A Salute to British Adventurers
Sir Alexander MacKenzie, who celebrated his eightieth birthday in 1927, has ranged over many fields of experience and of composition. He had good musical forbears for his great-grandfather played in a Militia band, his grandfather was a violinist, and so was his father, who was leader of the Orchestra in an Edinburgh theatre. From ten to fifteen, he was studying music in Germany. Then, until he was eighteen, he studied at the Royal Academy of Music, to which he was to return as Principal thirty-three years later.
A period of work in Scotland was followed by ten years in Italy, and finally by thirty-six at the head of the Academy.
His works include half a dozen operas, a dozen oratorios and cantatas (among which The Rose of Sharon is probably the best known), a good many orchestral pieces, including incidental music to plays, besides songs and chamber music. Sir Alexander has recently published a book of reminiscences, 'A Musician's Narrative.'
The Britannia Overture was written as a celebratory piece when the Academy attained its seventieth birthday. It happened that the President was then the Duke of Saxe-Coburg and Gotha, the 'Sailor Prince,' and it was a happy idea of Mackenzie to build the Overture on a Hornpipe and to bring in Rule, Britannia!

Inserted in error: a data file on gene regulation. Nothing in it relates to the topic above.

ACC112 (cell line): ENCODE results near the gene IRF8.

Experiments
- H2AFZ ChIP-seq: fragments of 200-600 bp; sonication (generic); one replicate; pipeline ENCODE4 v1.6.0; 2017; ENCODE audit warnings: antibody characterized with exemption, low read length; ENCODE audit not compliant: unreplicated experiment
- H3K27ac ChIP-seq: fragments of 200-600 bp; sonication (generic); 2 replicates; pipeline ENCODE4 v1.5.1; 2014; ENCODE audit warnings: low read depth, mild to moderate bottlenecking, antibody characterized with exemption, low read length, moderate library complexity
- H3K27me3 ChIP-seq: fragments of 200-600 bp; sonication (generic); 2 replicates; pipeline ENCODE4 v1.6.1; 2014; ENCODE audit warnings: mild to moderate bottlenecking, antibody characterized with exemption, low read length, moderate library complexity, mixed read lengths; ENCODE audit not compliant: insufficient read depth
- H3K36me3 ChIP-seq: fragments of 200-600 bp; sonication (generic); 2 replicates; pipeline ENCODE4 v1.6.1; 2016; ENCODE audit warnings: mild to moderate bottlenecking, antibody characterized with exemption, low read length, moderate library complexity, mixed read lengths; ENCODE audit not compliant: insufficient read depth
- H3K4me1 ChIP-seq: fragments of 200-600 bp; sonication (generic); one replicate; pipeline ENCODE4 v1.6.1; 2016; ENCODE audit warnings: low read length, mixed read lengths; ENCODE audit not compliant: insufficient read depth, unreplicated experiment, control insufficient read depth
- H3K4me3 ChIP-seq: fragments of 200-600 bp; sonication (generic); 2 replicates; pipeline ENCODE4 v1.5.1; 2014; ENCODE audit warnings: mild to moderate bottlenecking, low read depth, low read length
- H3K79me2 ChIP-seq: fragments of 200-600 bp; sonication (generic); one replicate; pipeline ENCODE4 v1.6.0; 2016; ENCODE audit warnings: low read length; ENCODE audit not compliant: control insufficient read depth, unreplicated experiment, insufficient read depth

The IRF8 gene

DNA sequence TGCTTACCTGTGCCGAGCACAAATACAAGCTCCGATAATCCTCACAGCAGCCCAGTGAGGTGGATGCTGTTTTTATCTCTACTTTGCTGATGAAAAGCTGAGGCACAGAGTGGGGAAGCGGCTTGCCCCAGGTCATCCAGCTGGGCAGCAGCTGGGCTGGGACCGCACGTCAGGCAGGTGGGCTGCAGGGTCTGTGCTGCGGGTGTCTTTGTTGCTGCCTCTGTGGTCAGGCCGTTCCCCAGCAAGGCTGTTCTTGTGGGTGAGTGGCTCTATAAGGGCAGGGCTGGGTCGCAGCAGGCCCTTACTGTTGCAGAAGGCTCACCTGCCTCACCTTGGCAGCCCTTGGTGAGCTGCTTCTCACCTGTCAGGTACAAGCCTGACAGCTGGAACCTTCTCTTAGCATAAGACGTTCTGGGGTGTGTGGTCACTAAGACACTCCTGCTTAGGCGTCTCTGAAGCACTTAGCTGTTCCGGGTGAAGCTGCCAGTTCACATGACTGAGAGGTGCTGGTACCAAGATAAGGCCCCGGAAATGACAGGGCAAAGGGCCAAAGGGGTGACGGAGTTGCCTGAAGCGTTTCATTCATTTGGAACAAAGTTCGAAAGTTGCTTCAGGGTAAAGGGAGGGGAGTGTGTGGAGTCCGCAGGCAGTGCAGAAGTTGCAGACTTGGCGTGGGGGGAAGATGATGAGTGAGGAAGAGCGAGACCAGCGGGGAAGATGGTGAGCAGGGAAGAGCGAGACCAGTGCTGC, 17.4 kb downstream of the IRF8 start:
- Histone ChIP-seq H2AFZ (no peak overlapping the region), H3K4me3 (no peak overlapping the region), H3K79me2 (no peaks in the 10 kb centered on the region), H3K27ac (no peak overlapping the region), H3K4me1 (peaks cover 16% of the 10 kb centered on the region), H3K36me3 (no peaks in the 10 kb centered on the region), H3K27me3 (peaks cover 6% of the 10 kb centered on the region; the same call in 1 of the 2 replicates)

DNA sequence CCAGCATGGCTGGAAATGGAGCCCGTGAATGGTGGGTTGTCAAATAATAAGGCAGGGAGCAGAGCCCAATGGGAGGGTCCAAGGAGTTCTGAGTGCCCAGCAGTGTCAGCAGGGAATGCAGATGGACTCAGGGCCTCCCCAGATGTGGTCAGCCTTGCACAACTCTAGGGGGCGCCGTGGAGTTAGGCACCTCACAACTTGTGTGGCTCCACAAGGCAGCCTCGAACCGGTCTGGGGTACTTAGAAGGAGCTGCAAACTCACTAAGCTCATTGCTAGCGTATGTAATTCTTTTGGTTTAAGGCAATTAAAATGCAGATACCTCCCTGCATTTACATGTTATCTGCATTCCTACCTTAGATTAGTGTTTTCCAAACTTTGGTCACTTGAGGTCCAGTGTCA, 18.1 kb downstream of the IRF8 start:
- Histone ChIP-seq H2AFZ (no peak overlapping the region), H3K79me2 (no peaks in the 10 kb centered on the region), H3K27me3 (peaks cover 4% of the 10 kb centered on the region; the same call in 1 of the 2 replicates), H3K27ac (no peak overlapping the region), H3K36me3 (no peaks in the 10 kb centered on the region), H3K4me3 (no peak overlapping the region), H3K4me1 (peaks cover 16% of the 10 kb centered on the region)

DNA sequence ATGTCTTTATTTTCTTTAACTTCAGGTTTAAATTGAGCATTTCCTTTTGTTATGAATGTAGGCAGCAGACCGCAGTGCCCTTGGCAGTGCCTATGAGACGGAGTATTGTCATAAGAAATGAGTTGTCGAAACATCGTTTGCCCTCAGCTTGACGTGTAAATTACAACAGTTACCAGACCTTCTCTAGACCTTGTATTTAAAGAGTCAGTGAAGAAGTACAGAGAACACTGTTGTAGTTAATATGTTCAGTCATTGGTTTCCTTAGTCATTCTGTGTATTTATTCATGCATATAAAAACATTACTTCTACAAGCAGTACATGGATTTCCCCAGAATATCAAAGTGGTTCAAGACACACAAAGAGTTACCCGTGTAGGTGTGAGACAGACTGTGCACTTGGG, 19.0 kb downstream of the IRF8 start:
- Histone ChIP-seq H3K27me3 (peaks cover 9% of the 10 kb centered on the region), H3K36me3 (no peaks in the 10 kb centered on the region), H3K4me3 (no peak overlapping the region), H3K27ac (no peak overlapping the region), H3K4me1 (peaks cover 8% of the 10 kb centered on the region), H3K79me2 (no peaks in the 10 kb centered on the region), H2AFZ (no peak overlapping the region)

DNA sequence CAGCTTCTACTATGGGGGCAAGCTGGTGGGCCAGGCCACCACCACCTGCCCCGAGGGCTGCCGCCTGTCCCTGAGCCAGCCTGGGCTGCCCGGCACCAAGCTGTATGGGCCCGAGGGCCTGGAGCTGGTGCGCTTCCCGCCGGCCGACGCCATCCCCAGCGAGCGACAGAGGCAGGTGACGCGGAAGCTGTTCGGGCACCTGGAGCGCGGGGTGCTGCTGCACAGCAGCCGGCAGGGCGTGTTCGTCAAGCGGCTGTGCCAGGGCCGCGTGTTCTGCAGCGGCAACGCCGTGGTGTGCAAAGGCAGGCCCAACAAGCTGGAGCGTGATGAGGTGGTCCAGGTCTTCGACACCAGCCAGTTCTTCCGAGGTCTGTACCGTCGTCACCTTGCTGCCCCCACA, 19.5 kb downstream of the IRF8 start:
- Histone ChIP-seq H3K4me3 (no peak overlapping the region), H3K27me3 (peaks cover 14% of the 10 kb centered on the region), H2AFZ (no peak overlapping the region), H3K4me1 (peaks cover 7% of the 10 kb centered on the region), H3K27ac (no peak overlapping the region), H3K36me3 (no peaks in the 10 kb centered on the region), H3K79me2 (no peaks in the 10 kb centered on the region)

The three heroes whom Howard Carr has commemorated in his Suite are O'Leary, V.C., Warneford, V.C., and Captain Oates.
Captain Oates was a member of Captain Scott's South Polar Expedition of 1912, which suffered great privations. At a time when the explorers were in sore difficulties, and when shortage of food made it extremely doubtful whether they could survive, Captain Scott thus writes in his journal of Captain Oates: 'He slept through the night before last, hoping not to wake; but he woke in the morning. It was blowing a blizzard. He said: "I am just going outside, and may be some time." He went out into the blizzard, and we have not seen him since. We knew poor Oates was walking to his death; but, though we tried to dissuade him, we knew it was the act of a brave man, and an English gentleman.'